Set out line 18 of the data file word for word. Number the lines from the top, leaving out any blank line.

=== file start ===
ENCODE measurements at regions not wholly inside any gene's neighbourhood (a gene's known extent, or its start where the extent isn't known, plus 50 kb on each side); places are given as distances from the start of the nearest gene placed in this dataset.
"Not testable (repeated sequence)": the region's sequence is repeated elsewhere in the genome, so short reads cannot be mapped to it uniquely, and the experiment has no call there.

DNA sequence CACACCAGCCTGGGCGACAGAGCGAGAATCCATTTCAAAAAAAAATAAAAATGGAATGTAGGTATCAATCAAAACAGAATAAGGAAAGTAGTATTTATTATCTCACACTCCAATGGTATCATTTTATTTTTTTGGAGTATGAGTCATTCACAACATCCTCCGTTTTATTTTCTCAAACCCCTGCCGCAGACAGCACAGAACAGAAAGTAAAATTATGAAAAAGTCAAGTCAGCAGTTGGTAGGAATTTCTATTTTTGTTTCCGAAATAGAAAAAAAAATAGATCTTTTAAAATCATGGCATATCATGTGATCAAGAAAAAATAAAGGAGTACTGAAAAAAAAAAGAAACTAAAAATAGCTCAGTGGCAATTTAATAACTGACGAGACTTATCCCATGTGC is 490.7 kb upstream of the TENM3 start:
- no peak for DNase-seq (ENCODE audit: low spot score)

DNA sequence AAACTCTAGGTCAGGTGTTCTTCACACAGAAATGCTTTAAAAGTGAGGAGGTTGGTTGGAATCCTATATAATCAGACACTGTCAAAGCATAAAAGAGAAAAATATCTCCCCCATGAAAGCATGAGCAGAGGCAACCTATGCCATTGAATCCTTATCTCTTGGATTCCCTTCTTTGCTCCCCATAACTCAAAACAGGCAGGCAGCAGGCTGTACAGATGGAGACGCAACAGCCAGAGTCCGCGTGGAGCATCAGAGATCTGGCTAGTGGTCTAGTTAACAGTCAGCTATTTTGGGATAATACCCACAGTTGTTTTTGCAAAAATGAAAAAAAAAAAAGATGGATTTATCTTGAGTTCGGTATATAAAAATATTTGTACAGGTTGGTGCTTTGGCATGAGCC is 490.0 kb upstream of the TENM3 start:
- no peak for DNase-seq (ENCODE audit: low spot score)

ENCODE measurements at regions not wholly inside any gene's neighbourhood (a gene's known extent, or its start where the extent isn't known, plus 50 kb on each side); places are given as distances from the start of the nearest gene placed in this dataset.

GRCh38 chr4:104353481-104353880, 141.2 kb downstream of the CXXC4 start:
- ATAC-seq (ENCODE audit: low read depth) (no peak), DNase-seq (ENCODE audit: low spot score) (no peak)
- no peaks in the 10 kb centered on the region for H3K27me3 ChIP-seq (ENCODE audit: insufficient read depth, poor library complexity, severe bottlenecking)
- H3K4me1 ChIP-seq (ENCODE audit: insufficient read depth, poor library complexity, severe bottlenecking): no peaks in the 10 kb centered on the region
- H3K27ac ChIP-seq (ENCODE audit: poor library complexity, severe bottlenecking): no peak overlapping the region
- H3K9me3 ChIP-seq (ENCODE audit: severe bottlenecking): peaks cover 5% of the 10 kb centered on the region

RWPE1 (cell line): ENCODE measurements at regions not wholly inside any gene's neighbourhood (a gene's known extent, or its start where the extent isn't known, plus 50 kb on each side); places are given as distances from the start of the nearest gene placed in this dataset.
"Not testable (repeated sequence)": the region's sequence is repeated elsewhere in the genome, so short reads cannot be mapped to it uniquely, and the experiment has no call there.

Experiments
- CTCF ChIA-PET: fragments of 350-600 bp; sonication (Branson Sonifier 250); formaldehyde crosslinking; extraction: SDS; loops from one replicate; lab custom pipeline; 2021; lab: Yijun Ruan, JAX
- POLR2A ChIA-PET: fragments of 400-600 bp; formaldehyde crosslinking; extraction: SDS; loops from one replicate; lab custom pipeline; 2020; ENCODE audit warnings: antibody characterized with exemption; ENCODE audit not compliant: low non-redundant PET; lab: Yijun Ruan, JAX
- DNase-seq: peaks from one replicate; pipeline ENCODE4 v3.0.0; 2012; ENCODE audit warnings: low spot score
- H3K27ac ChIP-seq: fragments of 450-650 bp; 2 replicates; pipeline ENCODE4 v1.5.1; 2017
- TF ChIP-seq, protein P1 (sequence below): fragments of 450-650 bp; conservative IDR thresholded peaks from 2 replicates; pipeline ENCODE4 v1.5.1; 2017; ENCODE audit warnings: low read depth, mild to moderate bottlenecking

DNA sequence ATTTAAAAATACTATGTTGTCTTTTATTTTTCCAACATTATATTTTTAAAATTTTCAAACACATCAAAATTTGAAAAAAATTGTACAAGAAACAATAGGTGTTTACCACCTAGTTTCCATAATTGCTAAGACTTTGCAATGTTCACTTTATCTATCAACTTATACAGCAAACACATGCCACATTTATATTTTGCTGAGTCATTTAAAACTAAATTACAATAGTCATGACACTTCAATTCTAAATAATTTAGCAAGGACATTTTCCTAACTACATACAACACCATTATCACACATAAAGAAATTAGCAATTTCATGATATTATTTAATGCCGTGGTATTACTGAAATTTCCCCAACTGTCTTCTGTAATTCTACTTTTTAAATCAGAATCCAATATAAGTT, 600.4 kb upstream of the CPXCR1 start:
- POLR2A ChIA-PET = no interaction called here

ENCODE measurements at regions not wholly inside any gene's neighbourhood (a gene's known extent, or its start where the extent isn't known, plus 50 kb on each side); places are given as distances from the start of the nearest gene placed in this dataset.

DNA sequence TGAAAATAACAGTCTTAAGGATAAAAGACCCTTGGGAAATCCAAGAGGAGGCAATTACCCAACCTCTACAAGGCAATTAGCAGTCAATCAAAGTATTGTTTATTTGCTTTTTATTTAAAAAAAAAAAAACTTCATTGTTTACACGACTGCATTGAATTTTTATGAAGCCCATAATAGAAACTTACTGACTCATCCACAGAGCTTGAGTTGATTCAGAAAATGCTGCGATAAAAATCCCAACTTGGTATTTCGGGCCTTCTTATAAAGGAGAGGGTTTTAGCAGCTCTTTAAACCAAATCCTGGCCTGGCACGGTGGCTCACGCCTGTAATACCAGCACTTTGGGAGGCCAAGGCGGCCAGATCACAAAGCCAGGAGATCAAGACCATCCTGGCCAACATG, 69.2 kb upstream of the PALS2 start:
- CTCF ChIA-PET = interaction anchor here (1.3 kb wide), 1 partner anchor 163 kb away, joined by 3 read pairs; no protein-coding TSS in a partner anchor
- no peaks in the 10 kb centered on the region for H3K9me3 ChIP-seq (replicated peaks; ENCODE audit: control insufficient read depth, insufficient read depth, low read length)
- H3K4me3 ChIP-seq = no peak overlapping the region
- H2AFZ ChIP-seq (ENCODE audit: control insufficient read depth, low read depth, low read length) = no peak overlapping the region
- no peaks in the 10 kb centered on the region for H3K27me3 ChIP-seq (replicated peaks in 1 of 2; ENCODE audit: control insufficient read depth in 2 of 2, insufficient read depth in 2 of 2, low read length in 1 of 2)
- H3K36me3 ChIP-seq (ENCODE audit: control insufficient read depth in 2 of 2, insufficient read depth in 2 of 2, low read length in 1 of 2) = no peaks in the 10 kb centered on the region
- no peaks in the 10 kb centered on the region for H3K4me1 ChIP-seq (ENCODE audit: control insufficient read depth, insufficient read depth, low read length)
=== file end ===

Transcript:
- POLR2A ChIA-PET: fragments of 400-600 bp; formaldehyde crosslinking; extraction: SDS; loops from one replicate; lab custom pipeline; 2020; ENCODE audit warnings: antibody characterized with exemption; ENCODE audit not compliant: low non-redundant PET; lab: Yijun Ruan, JAX